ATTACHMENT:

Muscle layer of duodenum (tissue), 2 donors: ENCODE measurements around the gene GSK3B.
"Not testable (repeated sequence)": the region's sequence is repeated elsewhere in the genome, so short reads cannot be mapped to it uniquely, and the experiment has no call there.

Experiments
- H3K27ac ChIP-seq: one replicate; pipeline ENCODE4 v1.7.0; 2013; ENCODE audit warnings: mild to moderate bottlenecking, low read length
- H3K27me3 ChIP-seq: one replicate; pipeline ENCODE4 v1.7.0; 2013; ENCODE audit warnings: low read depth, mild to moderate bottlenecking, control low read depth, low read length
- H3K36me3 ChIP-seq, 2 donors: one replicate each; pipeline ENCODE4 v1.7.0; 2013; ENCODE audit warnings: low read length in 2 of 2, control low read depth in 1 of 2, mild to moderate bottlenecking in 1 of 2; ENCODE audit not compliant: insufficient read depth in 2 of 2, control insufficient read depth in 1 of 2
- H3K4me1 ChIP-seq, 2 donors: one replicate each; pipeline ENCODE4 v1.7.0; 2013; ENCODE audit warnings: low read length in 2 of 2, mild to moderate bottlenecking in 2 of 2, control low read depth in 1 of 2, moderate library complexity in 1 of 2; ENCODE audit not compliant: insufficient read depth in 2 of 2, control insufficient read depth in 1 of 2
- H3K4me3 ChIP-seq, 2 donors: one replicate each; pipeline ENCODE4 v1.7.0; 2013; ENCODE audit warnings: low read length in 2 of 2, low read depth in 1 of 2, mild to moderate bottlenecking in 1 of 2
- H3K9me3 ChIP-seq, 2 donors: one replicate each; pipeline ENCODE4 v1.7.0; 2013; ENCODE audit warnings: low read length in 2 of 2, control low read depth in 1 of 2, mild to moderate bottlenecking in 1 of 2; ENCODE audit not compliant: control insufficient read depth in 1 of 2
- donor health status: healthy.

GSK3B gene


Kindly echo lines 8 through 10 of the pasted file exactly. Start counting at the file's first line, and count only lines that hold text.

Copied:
- H3K4me3 ChIP-seq, 2 donors: one replicate each; pipeline ENCODE4 v1.7.0; 2013; ENCODE audit warnings: low read length in 2 of 2, low read depth in 1 of 2, mild to moderate bottlenecking in 1 of 2
- H3K9me3 ChIP-seq, 2 donors: one replicate each; pipeline ENCODE4 v1.7.0; 2013; ENCODE audit warnings: low read length in 2 of 2, control low read depth in 1 of 2, mild to moderate bottlenecking in 1 of 2; ENCODE audit not compliant: control insufficient read depth in 1 of 2
- donor health status: healthy.